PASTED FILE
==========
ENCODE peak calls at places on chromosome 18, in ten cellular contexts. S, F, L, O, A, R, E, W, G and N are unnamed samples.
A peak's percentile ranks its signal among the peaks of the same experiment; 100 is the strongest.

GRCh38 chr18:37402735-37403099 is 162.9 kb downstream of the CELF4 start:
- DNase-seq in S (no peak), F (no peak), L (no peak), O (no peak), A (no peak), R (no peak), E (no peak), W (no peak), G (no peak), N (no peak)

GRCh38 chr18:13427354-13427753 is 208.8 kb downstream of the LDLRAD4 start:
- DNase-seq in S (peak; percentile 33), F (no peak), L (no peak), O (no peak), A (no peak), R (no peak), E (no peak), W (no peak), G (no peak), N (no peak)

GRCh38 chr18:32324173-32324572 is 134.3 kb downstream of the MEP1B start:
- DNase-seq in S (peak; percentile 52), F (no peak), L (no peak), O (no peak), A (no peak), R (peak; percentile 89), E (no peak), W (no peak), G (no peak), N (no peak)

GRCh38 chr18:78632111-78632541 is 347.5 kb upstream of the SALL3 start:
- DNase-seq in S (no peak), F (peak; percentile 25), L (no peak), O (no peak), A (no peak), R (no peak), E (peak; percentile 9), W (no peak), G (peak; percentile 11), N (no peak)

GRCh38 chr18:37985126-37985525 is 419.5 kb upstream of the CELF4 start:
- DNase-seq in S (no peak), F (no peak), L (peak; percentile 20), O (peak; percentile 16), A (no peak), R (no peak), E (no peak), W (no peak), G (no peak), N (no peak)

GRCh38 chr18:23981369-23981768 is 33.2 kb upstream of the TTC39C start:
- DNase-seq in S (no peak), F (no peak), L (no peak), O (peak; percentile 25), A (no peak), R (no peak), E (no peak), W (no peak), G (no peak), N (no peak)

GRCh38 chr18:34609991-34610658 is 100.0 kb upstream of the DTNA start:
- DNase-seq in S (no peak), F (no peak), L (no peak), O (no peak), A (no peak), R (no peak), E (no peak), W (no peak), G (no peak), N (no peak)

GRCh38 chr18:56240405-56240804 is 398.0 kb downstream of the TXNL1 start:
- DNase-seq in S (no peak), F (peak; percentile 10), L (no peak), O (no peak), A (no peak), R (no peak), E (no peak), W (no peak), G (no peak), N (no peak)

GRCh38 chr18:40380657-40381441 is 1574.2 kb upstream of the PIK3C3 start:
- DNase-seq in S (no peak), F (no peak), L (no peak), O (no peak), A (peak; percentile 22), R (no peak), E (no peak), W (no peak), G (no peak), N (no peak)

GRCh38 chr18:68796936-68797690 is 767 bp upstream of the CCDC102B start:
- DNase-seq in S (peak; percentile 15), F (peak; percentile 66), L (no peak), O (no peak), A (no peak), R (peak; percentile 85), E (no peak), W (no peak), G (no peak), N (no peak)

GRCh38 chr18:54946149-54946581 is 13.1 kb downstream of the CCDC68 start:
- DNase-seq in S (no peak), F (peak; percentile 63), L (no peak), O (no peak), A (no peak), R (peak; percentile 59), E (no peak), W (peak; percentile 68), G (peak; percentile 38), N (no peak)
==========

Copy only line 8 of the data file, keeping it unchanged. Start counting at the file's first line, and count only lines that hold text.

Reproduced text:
- DNase-seq in S (peak; percentile 52), F (no peak), L (no peak), O (no peak), A (no peak), R (peak; percentile 89), E (no peak), W (no peak), G (no peak), N (no peak)